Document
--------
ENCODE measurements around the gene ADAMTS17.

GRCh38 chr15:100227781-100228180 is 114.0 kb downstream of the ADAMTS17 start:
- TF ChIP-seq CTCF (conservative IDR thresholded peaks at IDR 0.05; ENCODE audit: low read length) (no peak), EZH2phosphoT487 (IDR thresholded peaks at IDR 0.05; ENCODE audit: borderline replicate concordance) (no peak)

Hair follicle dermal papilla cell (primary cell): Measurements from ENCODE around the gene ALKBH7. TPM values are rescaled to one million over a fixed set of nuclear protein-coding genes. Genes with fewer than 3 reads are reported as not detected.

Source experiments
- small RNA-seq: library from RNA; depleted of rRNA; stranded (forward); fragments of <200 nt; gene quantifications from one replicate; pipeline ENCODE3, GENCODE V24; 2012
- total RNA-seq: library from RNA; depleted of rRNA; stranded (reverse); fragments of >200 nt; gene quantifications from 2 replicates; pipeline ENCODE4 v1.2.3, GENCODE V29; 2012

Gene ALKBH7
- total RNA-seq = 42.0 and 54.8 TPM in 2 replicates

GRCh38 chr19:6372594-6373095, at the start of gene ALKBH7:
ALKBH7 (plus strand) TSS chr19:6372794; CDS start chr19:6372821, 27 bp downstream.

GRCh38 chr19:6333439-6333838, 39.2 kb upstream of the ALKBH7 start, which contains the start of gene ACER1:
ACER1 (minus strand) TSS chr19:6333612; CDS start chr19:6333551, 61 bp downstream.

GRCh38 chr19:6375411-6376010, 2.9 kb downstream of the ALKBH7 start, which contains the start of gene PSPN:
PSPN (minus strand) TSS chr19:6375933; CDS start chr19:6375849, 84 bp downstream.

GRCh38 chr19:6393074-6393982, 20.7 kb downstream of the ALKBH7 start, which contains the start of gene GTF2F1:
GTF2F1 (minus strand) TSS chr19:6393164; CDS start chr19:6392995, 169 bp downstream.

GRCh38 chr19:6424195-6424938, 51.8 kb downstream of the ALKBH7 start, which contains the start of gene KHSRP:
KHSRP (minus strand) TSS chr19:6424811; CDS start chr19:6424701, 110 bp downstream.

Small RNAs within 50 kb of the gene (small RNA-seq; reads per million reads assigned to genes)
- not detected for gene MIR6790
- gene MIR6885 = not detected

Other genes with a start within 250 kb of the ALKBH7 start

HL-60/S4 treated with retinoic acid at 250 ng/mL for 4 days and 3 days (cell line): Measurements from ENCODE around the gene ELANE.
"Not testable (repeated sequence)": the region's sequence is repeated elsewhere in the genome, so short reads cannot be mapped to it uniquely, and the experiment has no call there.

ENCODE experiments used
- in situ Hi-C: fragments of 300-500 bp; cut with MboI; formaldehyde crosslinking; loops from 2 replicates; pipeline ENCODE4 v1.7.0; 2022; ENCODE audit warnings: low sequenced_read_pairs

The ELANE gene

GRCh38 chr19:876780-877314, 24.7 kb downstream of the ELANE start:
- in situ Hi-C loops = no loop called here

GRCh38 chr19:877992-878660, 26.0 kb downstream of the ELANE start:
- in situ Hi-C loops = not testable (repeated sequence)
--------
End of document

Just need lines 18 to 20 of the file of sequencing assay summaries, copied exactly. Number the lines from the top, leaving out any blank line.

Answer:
GRCh38 chr19:6424195-6424938, 51.8 kb downstream of the ALKBH7 start, which contains the start of gene KHSRP:
KHSRP (minus strand) TSS chr19:6424811; CDS start chr19:6424701, 110 bp downstream.

Small RNAs within 50 kb of the gene (small RNA-seq; reads per million reads assigned to genes)